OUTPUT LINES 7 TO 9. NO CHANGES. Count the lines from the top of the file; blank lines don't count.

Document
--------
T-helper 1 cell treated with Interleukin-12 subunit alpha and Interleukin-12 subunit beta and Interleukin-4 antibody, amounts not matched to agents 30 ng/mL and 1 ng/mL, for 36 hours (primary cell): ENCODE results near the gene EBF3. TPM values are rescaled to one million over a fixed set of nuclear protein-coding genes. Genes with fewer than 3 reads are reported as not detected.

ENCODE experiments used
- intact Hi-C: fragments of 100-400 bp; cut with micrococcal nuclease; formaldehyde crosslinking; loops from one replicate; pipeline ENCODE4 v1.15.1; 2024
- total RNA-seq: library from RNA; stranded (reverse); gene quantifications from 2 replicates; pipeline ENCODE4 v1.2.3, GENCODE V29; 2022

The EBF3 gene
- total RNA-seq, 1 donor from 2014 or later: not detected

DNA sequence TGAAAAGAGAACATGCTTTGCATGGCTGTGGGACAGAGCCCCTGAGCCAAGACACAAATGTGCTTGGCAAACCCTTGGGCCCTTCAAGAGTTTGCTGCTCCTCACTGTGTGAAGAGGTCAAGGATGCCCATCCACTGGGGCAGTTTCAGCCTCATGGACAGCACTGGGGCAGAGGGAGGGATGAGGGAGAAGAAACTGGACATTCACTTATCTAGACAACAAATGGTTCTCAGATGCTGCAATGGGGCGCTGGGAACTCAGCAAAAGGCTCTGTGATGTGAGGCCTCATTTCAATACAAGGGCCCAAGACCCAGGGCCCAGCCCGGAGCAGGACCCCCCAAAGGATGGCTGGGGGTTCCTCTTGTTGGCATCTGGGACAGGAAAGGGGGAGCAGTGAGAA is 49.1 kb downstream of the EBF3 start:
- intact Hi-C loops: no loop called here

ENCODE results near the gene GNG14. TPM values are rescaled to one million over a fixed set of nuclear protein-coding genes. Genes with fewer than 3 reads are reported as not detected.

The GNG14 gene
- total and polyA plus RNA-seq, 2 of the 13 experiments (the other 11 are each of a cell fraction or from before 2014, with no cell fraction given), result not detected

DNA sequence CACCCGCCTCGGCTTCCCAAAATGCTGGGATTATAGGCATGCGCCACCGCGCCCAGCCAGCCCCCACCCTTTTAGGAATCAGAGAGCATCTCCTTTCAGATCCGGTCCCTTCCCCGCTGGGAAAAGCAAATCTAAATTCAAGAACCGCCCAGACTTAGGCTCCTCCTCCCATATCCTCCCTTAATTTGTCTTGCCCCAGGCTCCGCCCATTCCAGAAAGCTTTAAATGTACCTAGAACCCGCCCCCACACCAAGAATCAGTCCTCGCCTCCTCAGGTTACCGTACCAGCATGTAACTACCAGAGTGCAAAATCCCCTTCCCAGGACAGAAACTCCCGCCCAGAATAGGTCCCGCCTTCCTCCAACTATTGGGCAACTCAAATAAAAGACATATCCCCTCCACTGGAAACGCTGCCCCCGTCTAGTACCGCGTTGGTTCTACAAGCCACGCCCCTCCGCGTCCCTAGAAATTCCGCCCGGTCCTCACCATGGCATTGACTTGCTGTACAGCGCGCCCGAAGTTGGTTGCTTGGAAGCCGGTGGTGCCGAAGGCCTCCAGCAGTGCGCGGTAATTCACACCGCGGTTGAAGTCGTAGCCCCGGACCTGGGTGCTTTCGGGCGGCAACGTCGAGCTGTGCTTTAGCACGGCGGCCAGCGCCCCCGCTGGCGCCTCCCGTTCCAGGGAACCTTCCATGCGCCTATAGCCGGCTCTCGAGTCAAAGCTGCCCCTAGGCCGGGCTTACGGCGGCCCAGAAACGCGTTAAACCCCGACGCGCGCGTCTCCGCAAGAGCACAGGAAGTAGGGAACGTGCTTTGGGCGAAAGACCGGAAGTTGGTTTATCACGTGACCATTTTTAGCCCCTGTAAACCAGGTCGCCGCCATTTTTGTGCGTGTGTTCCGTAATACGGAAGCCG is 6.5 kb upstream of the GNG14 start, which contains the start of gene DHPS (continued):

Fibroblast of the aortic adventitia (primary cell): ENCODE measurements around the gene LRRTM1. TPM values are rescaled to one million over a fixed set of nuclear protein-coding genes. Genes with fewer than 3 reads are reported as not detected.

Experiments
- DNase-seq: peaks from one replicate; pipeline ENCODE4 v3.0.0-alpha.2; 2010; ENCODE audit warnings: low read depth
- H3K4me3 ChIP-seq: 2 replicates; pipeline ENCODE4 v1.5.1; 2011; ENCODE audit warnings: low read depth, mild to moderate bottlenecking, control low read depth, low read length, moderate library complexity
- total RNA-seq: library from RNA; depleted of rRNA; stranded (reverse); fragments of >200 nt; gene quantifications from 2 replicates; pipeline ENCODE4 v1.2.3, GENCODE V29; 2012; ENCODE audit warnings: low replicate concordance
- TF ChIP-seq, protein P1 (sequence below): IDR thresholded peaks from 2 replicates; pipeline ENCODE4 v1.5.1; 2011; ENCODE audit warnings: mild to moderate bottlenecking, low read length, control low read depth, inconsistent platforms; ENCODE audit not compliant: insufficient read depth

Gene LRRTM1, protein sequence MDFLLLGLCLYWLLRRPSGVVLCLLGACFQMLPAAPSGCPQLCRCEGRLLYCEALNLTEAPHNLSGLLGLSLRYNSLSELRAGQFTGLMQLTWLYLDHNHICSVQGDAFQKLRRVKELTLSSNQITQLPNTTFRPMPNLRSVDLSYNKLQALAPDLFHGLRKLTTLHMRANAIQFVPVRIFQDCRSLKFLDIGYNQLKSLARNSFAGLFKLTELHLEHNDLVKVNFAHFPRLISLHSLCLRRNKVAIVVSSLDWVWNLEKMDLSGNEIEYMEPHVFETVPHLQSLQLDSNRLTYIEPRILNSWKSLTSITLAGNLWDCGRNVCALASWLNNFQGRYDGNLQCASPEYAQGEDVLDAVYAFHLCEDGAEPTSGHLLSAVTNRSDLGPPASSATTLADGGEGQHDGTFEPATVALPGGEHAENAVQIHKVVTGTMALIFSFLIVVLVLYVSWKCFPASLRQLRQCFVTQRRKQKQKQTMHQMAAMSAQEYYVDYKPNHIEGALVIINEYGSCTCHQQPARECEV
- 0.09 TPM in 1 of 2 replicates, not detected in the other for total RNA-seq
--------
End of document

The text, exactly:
DNA sequence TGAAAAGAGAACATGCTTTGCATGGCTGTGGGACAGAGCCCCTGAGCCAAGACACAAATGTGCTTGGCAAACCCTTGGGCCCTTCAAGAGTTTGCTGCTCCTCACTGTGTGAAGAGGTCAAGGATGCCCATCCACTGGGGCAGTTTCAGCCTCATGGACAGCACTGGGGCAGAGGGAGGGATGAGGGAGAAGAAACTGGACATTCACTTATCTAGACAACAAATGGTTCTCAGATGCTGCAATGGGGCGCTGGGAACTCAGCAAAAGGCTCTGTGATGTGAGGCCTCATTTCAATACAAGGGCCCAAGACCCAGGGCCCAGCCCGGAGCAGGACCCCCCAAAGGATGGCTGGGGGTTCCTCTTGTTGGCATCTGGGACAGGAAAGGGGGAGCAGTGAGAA is 49.1 kb downstream of the EBF3 start:
- intact Hi-C loops: no loop called here

ENCODE results near the gene GNG14. TPM values are rescaled to one million over a fixed set of nuclear protein-coding genes. Genes with fewer than 3 reads are reported as not detected.